CONJUNCTIONS: A Web Exclusive
An Exit to the Right of My Head
Lift, lower, extend.
Our terms are these.
As you once decreed
post-tangle (so it felt):
“Pay me no mind for a constant return.“ You meant
to the constant present, right?
of space I inhabit with the rabbits, the elegant
mules. All you wanted was a
place to be yourself. Me
too. We should meet the stepped hills
with reverence I agree.
You work me up
into compartments, each of dimension
that feels as stone must
to the cold that endorses it.
You say “hot-rolled steel.”
You say “equal incline.”
Your thinking misses me
by several feet. A forty-foot walk-in tower
is your latest run-on
structure. It describes
where I’m at.
To thistle etceteras, my love.
my eyeline, my totally
transitive body. No through-line
occurs. Your kiss
is a hindrance. The knock-it-off polish
is on my new hand.
you could have been, having
and having at the bodies, mowed.
You do gaze for days.
out of the window, two buildings and
some weeds, a few
Ideally you would know
“There were three buildings and two
spaces between them so it went like this:
life life life/ / /nice nice nice”
Easily I see this morning’s
bitterness, the part of me that
my face wasn’t ideally
clamor, claim, hours now ago
the wool of him
around me, raw, breathing
with me, some piece of air that is
many pieces of air, the blond window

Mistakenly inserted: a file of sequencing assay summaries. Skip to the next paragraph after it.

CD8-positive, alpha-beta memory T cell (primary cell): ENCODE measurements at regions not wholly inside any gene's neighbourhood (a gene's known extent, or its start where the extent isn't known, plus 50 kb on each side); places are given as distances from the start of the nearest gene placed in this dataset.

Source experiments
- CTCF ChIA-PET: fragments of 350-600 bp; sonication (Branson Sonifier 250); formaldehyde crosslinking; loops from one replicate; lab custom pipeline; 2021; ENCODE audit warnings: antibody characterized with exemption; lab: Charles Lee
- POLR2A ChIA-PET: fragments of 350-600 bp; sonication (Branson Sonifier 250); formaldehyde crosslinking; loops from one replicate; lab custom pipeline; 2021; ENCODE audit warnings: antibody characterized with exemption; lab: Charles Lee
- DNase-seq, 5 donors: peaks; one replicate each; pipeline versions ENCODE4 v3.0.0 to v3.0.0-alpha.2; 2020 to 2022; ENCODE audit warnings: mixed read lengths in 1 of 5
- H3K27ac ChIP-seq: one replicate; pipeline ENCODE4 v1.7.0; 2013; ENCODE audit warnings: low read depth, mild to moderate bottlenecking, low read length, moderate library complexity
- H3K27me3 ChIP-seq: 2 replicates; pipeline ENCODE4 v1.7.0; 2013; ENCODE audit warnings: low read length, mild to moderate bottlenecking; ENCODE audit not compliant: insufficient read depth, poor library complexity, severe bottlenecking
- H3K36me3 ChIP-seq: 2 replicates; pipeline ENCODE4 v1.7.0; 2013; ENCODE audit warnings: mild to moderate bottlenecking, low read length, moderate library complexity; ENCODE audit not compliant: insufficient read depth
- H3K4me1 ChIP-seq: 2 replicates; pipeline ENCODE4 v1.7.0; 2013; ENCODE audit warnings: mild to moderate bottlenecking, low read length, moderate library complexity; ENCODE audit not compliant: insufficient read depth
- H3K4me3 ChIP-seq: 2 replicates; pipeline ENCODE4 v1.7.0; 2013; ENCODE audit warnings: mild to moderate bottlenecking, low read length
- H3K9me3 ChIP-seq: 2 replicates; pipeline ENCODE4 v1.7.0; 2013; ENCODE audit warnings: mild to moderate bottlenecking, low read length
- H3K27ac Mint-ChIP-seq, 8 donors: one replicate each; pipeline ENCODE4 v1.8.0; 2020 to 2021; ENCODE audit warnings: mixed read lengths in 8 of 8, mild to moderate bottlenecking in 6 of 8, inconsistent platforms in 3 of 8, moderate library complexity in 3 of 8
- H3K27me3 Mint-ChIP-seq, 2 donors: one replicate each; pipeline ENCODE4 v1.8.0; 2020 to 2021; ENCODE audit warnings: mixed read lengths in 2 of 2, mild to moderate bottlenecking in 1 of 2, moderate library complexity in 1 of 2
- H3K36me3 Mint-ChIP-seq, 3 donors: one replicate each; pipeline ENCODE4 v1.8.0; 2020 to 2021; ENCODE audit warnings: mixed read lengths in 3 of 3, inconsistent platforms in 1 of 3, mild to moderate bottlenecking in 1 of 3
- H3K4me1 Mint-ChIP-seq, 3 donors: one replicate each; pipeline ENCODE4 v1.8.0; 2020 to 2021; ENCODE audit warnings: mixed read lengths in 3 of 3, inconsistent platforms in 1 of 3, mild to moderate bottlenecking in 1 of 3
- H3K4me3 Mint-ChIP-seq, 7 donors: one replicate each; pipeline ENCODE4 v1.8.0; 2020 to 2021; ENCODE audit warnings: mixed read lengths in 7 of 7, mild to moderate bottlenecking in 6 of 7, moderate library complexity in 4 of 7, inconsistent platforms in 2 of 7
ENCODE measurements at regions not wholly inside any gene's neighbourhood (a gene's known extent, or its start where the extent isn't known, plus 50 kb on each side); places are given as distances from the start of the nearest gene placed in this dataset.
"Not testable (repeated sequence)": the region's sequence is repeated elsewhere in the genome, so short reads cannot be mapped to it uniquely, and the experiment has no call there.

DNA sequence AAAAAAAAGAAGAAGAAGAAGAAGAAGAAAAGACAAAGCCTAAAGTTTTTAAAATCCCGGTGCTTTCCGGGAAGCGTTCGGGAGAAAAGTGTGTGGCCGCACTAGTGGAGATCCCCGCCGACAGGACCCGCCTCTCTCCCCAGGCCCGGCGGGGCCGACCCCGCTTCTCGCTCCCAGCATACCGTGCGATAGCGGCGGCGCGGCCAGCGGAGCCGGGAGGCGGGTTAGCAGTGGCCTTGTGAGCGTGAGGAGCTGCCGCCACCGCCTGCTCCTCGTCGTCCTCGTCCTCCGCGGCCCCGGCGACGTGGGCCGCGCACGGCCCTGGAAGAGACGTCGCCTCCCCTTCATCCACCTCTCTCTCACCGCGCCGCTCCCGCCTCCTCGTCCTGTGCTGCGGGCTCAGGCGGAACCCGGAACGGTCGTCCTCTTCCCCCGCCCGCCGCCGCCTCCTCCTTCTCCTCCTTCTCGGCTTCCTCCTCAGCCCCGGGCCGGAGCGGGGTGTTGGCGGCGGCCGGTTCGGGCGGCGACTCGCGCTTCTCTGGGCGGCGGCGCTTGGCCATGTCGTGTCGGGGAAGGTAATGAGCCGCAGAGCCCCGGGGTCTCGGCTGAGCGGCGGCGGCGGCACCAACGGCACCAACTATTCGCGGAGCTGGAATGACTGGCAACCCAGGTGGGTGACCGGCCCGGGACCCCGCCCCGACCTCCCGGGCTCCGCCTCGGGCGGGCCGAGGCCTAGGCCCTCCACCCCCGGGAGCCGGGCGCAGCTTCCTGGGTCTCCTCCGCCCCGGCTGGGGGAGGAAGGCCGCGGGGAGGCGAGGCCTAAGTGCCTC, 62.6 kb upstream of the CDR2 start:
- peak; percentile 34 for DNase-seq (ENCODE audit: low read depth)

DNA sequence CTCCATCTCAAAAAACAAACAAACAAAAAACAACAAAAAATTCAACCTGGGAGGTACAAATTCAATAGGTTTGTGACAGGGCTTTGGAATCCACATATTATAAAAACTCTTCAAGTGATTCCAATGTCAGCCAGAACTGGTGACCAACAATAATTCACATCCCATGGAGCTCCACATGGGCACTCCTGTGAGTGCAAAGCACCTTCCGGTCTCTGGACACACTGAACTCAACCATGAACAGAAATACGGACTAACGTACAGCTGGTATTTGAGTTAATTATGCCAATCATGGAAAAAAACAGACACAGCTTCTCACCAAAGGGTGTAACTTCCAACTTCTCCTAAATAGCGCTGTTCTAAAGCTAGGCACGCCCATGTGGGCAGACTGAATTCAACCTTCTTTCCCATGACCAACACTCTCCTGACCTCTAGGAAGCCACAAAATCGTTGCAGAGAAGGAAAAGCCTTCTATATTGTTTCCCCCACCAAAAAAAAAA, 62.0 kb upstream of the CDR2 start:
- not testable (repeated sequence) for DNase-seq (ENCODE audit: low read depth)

not only surprising
giving or given
but also sweet, a sweet wind
Facing the Harbor
He was looking out a window
in a room he had agreed to. “What then,”
he said, “let a few more in?”
He saw the people in the sun
were each a chain link, or he was,
and said, “Oh,
to be seen through.”
Moving forward was attached.
He heard a man call back that a wave
was a “dazzle.” No, he thought, it’s a motion
of the done with, set off by
the flatter land. Where anyway one lives.
The harbor’s low backing made him feel
that air. He recognized the view was everywhere:
a boy going by threw his voice
and sang, “Only then did I see
what he was.” Oh, he thought, to be led on
by the difference.
He swore he heard a boy sing, out loud,
as if to him, “You’ll only be small, ever since.”
Nathaniel Rosenthalis is the senior fellow in poetry at Washington University in St. Louis and the author of the chapbook Try Me (Deadly Chaps Press).